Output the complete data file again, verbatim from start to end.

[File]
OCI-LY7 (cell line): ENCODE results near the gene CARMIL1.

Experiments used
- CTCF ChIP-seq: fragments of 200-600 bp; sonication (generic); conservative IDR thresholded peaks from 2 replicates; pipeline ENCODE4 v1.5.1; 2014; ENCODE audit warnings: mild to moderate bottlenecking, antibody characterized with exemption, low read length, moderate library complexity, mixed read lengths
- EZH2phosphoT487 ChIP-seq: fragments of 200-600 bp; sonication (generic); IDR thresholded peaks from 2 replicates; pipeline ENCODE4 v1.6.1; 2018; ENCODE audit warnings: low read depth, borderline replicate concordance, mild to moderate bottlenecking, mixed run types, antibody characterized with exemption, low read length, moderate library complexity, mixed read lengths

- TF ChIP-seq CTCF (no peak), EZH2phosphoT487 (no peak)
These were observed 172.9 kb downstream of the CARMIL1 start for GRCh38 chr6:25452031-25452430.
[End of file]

OCI-LY7 (cell line): ENCODE results near the gene CARMIL1.

Experiments used
- CTCF ChIP-seq: fragments of 200-600 bp; sonication (generic); conservative IDR thresholded peaks from 2 replicates; pipeline ENCODE4 v1.5.1; 2014; ENCODE audit warnings: mild to moderate bottlenecking, antibody characterized with exemption, low read length, moderate library complexity, mixed read lengths
- EZH2phosphoT487 ChIP-seq: fragments of 200-600 bp; sonication (generic); IDR thresholded peaks from 2 replicates; pipeline ENCODE4 v1.6.1; 2018; ENCODE audit warnings: low read depth, borderline replicate concordance, mild to moderate bottlenecking, mixed run types, antibody characterized with exemption, low read length, moderate library complexity, mixed read lengths

- TF ChIP-seq CTCF (no peak), EZH2phosphoT487 (no peak)
These were observed 172.9 kb downstream of the CARMIL1 start for GRCh38 chr6:25452031-25452430.